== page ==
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Discussion Starter · #1 ·
Thinking about raising a few queens for the “just in case“ but I'm wondering if there is a certain temp. range that is best for queen rearing I'm thinking of using the nicot system has anybody tried this any comments on this thx
 

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External temperatures aren't limiting for rearing virgin queens, since nurse bees regulate the temperature that all the brood are reared at, including queen cells. However, external temperatures and otherwise suitable weather conditions are critical for the flights of drones and queens, where they need to get together for matings.
 

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In my opinion a chilled queen isnt a good thing. May is the earliest ill start but I raise my best queens in July/ August.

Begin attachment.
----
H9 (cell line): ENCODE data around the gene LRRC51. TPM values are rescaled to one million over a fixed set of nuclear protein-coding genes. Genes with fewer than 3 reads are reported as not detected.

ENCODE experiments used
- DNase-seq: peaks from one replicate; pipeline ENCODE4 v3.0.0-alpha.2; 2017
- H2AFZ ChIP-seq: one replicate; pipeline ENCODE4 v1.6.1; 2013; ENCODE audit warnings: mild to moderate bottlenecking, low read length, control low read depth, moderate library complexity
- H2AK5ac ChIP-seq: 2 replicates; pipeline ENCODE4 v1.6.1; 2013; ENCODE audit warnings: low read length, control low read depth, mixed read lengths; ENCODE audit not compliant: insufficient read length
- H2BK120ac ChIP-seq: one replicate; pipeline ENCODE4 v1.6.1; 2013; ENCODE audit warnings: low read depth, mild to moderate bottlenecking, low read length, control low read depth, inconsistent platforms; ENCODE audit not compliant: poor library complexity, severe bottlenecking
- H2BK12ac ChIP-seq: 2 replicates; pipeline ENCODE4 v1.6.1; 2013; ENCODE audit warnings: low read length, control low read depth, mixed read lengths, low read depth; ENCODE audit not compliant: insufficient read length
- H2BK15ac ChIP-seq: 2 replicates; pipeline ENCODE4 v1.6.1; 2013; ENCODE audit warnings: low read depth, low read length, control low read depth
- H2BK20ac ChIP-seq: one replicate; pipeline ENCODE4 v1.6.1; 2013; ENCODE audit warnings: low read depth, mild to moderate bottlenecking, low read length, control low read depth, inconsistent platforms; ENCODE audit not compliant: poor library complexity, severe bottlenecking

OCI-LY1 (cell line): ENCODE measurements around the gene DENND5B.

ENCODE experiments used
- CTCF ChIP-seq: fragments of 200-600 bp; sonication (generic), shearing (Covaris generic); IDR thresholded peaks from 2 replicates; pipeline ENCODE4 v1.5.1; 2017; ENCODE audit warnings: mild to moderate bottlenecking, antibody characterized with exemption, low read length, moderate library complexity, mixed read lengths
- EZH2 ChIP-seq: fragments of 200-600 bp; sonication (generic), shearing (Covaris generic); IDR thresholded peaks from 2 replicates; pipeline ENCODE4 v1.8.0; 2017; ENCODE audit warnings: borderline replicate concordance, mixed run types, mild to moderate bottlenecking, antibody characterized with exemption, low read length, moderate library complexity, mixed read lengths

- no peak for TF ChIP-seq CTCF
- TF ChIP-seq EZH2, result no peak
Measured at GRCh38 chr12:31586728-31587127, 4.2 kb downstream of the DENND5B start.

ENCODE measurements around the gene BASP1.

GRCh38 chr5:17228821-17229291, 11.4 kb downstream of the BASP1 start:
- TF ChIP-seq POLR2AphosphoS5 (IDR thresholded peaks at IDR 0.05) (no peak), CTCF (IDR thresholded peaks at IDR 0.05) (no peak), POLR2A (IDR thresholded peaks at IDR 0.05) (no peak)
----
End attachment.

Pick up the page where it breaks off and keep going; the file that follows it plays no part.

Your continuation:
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Discussion Starter · #6 ·
Well I saw my first drones 8 of March hatch so when would they be ready to rumble I don't know to much about drones so any input would be nice
 

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Well I saw my first drones 8 of March hatch so when would they be ready to rumble I don't know to much about drones so any input would be nice
I set up a queenless nuc this past weekend, our highs have been in the 60-70s F for the past two weeks and a massive amount of drones have been coming out of my hives. I moved one frame of brood out of my fav queen to the middle of the nuc, one frame of honey/pollen and two frames of mixed new/sealed brood. I notched several areas of new brood to get the queen cells going. Now with all that the temps are looking a lot cooler for this week so I moved the nuc to a well protected area and wrapped it up with insulation. Queen cells will be ready to move to new nucs the first week in April. Maybe it will work and maybe it won't but not much invested in the effort.
 
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